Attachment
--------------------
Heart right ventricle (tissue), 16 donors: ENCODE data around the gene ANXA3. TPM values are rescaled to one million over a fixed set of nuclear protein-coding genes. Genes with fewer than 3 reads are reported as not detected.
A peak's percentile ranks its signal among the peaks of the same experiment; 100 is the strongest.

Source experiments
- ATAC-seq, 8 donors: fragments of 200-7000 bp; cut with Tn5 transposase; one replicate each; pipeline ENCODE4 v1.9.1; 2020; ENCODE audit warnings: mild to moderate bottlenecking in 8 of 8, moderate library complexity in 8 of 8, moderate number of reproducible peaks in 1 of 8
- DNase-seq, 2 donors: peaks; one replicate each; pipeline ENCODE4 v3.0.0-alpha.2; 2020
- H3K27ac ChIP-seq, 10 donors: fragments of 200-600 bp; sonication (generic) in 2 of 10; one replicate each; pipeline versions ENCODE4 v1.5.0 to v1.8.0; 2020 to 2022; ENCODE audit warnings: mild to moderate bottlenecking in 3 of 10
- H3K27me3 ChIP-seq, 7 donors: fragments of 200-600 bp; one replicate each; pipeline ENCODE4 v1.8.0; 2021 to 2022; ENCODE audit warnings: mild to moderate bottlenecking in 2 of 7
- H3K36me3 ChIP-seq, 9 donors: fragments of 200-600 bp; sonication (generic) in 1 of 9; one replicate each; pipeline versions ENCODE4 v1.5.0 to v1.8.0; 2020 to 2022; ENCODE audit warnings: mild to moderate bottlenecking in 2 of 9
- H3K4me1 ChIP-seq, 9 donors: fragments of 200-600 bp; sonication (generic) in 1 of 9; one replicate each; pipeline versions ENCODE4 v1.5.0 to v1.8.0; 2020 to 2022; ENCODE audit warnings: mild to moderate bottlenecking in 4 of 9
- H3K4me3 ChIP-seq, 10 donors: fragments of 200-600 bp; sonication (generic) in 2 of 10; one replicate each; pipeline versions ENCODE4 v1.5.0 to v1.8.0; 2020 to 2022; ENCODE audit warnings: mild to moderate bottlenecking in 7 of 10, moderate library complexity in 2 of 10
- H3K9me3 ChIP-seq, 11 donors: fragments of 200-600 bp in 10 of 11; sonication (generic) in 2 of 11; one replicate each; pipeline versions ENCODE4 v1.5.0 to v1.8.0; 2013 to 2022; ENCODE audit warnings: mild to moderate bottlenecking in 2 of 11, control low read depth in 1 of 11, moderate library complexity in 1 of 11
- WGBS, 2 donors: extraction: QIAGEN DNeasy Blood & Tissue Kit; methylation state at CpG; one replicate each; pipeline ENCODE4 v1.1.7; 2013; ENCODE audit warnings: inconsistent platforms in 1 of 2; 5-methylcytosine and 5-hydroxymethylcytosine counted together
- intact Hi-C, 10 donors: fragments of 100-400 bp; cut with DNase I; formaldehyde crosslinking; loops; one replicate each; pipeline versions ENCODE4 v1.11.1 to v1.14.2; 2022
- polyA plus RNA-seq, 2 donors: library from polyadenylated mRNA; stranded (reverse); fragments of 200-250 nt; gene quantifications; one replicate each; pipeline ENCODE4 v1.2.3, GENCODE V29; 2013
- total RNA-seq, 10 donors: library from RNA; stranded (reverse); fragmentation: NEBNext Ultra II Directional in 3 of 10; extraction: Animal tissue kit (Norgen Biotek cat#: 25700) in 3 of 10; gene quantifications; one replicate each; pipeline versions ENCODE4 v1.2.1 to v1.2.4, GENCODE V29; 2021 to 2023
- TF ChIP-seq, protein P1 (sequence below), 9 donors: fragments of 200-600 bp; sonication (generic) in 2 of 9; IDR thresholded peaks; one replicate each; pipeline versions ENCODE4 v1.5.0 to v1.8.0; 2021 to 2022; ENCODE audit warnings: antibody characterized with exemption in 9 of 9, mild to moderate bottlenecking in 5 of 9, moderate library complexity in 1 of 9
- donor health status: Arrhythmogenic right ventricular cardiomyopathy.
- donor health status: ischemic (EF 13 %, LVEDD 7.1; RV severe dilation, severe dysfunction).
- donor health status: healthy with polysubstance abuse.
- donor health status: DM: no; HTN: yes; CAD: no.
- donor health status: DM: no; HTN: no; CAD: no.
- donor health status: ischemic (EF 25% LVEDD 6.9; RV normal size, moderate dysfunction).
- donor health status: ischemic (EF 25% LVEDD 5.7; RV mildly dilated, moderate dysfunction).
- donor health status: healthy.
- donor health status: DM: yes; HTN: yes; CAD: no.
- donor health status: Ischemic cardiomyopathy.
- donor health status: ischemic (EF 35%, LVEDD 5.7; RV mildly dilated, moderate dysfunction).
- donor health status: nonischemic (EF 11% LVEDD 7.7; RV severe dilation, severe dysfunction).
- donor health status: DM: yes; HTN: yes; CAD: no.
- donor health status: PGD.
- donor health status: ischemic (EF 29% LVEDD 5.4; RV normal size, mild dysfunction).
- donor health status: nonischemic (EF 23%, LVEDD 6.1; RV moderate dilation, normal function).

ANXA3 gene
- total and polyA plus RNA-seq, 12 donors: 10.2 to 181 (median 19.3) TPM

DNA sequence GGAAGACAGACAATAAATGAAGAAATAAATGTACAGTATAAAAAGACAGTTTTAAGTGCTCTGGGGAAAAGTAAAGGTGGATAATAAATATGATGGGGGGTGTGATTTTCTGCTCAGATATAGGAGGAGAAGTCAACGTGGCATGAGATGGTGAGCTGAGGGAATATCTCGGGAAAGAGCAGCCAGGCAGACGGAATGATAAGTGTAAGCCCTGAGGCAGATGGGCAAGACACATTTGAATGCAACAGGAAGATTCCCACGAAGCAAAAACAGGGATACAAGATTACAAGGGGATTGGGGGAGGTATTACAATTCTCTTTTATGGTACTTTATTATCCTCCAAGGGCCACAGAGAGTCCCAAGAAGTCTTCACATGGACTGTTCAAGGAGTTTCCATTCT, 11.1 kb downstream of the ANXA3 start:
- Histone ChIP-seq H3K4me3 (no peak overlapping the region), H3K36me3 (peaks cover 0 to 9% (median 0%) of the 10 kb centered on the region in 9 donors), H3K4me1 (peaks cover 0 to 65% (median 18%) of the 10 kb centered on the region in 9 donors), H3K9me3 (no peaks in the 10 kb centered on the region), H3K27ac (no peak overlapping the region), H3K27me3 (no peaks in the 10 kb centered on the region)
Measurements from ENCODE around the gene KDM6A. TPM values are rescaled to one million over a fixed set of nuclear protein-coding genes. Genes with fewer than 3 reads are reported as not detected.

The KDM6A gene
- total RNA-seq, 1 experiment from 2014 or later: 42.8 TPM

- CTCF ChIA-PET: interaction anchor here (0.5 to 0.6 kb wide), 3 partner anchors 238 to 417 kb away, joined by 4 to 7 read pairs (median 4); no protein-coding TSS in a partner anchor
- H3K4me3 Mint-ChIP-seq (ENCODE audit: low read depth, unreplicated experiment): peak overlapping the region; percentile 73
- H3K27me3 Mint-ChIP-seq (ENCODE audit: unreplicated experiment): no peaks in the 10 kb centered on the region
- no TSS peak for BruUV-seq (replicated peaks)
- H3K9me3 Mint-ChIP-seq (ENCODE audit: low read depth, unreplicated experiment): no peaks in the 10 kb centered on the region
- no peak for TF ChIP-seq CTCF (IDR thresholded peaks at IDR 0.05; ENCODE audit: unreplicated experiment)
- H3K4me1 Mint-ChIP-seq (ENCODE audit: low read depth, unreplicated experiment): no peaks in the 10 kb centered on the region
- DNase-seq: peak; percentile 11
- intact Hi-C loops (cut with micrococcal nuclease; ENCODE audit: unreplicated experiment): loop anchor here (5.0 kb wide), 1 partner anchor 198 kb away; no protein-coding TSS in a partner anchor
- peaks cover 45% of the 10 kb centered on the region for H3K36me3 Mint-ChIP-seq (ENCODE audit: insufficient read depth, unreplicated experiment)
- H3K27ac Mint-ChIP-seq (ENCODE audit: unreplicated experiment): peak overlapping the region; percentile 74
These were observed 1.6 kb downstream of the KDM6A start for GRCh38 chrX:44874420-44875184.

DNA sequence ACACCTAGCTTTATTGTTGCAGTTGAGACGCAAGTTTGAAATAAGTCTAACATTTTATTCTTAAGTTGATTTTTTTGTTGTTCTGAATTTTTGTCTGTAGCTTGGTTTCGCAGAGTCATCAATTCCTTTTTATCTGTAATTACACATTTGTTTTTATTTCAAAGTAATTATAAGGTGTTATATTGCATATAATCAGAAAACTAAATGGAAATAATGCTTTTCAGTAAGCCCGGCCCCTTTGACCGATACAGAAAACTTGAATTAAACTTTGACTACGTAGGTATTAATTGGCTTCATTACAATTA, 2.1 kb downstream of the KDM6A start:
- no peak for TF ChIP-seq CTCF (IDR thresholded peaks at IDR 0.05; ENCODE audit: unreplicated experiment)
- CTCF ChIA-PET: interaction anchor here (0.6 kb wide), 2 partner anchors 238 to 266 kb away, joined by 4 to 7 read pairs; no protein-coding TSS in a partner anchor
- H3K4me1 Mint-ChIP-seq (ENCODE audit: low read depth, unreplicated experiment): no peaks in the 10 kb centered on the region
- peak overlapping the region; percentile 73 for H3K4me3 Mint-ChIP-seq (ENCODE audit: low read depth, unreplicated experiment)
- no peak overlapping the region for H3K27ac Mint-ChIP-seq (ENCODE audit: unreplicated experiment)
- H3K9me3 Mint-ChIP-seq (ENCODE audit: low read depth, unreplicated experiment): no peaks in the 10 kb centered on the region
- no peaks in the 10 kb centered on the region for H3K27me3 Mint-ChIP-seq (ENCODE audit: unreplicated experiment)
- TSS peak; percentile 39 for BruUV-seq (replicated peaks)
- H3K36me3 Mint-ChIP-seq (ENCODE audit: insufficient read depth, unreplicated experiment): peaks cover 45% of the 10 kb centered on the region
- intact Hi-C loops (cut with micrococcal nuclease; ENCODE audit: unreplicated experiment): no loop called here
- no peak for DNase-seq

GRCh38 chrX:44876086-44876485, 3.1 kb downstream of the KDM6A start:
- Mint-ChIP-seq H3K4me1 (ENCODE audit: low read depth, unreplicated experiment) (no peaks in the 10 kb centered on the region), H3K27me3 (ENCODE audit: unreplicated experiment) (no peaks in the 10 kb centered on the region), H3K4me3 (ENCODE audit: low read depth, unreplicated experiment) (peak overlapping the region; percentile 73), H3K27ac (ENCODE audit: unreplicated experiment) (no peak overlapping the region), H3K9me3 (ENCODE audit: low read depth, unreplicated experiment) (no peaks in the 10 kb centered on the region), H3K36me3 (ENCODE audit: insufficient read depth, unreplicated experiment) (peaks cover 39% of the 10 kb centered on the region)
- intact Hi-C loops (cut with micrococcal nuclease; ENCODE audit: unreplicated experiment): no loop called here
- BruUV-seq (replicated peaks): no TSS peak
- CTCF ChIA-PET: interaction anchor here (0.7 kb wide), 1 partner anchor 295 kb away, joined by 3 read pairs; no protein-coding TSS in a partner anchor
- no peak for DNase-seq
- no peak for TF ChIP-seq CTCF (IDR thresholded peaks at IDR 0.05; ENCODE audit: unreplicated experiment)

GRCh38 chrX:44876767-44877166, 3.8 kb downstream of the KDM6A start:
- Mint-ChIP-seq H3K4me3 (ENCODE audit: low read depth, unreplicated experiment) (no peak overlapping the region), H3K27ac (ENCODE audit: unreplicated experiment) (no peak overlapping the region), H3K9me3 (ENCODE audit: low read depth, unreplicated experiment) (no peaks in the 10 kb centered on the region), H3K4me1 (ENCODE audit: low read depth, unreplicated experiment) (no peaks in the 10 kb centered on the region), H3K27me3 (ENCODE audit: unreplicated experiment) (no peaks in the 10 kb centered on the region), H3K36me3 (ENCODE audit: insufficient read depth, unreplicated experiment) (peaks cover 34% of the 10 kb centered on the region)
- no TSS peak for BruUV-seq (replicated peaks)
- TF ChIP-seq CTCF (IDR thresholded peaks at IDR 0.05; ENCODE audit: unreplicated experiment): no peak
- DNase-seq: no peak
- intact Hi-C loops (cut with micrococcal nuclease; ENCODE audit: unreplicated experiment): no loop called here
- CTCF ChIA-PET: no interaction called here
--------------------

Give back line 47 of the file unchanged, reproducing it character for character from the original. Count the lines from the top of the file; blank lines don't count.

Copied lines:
- DNase-seq: peak; percentile 11